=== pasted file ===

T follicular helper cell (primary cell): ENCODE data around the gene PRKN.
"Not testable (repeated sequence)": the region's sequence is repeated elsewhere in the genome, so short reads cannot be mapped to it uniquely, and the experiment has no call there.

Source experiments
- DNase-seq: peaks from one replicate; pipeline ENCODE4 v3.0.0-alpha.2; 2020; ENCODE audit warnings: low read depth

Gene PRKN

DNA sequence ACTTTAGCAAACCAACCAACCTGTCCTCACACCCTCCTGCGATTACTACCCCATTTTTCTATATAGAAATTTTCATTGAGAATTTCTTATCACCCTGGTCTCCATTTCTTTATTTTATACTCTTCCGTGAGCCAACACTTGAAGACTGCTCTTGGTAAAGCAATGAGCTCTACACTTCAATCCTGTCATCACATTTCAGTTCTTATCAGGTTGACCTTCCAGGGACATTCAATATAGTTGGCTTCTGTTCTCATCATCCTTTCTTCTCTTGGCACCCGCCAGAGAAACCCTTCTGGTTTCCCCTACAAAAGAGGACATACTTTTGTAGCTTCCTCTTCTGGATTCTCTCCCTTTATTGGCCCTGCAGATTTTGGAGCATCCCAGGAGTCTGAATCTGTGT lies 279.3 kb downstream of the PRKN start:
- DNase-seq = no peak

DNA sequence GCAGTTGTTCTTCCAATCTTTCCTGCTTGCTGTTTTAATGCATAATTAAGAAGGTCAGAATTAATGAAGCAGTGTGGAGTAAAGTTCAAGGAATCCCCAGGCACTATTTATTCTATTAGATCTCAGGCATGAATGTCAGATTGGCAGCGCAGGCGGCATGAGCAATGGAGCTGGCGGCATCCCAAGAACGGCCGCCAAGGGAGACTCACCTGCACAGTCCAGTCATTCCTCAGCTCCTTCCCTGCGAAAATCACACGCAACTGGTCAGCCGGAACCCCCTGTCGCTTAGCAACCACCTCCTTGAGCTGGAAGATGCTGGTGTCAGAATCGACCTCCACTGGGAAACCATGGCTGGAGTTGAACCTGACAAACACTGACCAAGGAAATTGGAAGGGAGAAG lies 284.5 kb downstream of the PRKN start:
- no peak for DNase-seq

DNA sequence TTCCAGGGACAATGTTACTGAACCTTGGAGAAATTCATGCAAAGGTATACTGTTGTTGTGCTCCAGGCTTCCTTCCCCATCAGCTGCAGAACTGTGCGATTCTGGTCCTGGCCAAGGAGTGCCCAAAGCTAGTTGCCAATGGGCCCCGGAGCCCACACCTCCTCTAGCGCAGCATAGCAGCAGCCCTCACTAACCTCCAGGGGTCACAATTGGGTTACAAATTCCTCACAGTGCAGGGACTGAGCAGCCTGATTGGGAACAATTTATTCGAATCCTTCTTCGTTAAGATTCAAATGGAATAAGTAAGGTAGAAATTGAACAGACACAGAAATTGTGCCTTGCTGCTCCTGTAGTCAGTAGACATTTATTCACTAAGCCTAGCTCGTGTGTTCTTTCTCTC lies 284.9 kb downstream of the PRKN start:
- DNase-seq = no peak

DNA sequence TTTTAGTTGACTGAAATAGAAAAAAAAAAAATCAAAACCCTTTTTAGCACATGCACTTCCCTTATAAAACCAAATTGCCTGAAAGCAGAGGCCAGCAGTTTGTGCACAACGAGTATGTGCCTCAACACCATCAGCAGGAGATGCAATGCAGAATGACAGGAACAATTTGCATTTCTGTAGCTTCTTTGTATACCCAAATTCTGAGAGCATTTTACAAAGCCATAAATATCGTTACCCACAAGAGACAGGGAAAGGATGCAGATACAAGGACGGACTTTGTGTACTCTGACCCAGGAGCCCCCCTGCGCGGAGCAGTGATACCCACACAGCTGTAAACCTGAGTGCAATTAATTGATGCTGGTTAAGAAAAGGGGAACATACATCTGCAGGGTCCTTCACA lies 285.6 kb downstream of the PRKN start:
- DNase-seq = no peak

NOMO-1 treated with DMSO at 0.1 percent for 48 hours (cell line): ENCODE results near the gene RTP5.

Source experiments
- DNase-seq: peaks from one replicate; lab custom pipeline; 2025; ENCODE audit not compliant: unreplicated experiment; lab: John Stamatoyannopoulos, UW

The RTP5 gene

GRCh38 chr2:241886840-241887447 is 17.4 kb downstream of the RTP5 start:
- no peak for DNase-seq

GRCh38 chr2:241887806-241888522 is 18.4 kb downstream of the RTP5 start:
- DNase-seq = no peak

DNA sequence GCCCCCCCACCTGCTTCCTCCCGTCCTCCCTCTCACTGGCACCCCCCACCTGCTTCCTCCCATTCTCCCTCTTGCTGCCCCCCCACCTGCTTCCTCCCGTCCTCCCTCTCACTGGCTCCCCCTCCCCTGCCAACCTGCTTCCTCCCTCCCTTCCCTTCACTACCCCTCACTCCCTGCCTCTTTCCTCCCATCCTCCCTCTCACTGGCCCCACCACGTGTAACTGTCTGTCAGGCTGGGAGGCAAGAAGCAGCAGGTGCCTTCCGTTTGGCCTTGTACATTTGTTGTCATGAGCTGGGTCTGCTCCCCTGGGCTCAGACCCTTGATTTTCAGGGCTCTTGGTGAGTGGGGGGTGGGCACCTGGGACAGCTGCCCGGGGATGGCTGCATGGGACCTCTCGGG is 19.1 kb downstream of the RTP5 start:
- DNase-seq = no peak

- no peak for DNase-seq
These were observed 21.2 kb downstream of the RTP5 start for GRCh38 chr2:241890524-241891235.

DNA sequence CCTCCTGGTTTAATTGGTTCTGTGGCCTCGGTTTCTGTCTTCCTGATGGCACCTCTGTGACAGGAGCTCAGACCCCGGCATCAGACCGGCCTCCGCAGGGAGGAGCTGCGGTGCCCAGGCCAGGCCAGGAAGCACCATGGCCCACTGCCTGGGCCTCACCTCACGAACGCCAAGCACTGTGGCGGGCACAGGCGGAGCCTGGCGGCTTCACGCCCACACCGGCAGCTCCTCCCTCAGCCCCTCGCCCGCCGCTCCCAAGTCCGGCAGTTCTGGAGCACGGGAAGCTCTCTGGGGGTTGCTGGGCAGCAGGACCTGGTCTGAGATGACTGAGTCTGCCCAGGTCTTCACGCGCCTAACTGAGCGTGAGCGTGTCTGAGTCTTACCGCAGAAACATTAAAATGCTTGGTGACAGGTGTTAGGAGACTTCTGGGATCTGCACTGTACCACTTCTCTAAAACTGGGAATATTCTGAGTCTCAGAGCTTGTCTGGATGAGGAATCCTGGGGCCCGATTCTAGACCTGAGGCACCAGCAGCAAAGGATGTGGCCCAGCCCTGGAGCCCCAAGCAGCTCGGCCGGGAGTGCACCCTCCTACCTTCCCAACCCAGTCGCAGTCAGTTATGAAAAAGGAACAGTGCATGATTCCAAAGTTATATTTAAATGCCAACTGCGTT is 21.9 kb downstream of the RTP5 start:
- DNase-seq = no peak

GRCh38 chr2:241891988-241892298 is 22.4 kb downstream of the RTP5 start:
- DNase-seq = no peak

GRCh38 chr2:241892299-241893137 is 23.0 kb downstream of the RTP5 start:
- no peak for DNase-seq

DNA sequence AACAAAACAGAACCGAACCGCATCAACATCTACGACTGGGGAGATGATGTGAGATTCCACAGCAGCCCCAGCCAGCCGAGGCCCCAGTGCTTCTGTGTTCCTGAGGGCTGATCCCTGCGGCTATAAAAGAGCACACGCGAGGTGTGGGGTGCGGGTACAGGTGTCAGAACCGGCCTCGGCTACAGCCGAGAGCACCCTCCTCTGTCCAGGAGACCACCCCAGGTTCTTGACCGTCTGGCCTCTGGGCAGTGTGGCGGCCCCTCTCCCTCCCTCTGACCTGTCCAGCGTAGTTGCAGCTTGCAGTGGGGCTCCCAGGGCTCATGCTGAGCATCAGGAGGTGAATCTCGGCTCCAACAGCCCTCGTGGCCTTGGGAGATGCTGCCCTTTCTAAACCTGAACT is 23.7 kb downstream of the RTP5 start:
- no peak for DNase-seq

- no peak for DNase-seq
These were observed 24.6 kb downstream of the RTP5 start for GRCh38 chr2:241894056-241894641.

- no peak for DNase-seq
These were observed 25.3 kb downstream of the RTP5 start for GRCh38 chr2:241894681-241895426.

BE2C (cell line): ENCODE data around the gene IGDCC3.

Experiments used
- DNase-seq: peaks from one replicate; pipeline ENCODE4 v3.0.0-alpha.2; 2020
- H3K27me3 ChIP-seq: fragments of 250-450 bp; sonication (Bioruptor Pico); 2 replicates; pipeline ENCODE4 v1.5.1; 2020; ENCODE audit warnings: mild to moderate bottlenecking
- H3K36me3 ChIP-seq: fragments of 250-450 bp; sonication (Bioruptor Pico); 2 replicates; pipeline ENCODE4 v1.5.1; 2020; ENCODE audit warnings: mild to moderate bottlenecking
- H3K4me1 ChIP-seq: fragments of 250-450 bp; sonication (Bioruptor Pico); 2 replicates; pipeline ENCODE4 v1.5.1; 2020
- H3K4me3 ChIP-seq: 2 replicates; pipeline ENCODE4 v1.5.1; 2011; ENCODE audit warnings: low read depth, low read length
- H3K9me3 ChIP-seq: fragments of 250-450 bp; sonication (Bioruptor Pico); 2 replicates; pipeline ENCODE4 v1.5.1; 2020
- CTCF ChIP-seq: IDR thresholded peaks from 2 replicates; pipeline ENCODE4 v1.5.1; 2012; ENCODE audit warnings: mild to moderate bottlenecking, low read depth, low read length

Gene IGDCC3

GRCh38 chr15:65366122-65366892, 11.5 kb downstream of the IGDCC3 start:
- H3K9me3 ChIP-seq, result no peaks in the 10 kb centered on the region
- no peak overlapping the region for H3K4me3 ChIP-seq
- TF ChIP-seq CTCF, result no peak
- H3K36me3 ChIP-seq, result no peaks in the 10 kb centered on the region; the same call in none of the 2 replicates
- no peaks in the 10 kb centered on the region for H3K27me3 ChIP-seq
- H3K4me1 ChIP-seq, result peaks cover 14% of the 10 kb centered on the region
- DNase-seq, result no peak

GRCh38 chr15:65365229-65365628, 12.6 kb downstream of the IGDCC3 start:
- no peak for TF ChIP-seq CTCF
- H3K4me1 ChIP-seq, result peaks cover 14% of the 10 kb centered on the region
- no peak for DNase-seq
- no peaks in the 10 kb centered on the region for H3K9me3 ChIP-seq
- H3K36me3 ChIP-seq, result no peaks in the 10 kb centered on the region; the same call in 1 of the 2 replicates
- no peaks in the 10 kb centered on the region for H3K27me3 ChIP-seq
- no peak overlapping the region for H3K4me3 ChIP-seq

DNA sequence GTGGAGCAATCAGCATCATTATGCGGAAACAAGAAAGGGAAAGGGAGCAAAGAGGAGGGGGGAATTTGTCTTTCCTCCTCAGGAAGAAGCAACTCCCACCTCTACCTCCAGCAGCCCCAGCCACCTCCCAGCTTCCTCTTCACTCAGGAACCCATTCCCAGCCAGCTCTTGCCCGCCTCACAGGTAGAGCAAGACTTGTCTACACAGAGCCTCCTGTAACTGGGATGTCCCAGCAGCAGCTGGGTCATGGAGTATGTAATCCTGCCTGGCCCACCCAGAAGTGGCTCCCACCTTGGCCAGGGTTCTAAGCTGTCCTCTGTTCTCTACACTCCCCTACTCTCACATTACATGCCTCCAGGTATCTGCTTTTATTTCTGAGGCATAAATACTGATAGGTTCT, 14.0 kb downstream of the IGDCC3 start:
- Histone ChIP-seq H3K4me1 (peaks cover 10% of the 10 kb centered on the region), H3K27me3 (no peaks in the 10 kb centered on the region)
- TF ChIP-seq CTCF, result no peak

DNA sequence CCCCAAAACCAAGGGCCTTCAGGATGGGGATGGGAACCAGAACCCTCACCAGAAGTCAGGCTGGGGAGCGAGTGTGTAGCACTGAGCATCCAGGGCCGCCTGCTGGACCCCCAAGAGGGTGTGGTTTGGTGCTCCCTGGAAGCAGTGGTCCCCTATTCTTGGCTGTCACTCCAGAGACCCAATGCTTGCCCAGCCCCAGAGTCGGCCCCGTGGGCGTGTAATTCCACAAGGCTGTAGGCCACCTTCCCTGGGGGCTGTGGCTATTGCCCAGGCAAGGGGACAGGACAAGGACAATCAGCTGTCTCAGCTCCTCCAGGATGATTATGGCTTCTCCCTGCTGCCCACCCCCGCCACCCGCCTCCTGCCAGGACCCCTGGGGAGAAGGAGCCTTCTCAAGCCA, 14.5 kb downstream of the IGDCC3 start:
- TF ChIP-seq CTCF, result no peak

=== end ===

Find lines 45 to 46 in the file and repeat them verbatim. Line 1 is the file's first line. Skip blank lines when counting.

- H3K9me3 ChIP-seq: fragments of 250-450 bp; sonication (Bioruptor Pico); 2 replicates; pipeline ENCODE4 v1.5.1; 2020
- CTCF ChIP-seq: IDR thresholded peaks from 2 replicates; pipeline ENCODE4 v1.5.1; 2012; ENCODE audit warnings: mild to moderate bottlenecking, low read depth, low read length